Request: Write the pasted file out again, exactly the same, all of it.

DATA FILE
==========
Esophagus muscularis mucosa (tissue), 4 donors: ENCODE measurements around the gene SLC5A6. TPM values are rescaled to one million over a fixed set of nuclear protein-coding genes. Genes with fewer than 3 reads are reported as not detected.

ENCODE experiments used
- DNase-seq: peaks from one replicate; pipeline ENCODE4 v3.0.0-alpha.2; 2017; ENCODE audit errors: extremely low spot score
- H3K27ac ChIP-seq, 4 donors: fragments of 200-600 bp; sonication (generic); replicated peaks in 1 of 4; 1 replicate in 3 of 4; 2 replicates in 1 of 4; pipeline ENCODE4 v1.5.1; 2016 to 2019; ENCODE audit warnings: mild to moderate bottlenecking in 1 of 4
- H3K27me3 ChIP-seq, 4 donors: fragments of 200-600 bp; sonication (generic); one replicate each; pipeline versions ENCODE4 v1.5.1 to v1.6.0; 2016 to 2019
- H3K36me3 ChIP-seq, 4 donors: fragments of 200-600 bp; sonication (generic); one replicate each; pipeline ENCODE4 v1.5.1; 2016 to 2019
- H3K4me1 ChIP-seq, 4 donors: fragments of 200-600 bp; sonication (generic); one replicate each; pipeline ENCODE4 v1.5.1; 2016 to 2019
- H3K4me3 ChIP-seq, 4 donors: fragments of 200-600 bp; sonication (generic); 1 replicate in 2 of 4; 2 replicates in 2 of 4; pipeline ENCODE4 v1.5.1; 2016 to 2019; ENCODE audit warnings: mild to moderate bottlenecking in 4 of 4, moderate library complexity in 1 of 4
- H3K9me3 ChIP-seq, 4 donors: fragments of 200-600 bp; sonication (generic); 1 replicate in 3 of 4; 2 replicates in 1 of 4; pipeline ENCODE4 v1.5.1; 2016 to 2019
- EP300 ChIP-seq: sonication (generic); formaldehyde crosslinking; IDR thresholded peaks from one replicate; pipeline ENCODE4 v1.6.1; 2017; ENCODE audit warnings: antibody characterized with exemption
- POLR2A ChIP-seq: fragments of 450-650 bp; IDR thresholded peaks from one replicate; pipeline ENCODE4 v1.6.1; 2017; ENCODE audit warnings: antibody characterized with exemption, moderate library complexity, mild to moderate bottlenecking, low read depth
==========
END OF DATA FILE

Esophagus muscularis mucosa (tissue), 4 donors: ENCODE measurements around the gene SLC5A6. TPM values are rescaled to one million over a fixed set of nuclear protein-coding genes. Genes with fewer than 3 reads are reported as not detected.

ENCODE experiments used
- DNase-seq: peaks from one replicate; pipeline ENCODE4 v3.0.0-alpha.2; 2017; ENCODE audit errors: extremely low spot score
- H3K27ac ChIP-seq, 4 donors: fragments of 200-600 bp; sonication (generic); replicated peaks in 1 of 4; 1 replicate in 3 of 4; 2 replicates in 1 of 4; pipeline ENCODE4 v1.5.1; 2016 to 2019; ENCODE audit warnings: mild to moderate bottlenecking in 1 of 4
- H3K27me3 ChIP-seq, 4 donors: fragments of 200-600 bp; sonication (generic); one replicate each; pipeline versions ENCODE4 v1.5.1 to v1.6.0; 2016 to 2019
- H3K36me3 ChIP-seq, 4 donors: fragments of 200-600 bp; sonication (generic); one replicate each; pipeline ENCODE4 v1.5.1; 2016 to 2019
- H3K4me1 ChIP-seq, 4 donors: fragments of 200-600 bp; sonication (generic); one replicate each; pipeline ENCODE4 v1.5.1; 2016 to 2019
- H3K4me3 ChIP-seq, 4 donors: fragments of 200-600 bp; sonication (generic); 1 replicate in 2 of 4; 2 replicates in 2 of 4; pipeline ENCODE4 v1.5.1; 2016 to 2019; ENCODE audit warnings: mild to moderate bottlenecking in 4 of 4, moderate library complexity in 1 of 4
- H3K9me3 ChIP-seq, 4 donors: fragments of 200-600 bp; sonication (generic); 1 replicate in 3 of 4; 2 replicates in 1 of 4; pipeline ENCODE4 v1.5.1; 2016 to 2019
- EP300 ChIP-seq: sonication (generic); formaldehyde crosslinking; IDR thresholded peaks from one replicate; pipeline ENCODE4 v1.6.1; 2017; ENCODE audit warnings: antibody characterized with exemption
- POLR2A ChIP-seq: fragments of 450-650 bp; IDR thresholded peaks from one replicate; pipeline ENCODE4 v1.6.1; 2017; ENCODE audit warnings: antibody characterized with exemption, moderate library complexity, mild to moderate bottlenecking, low read depth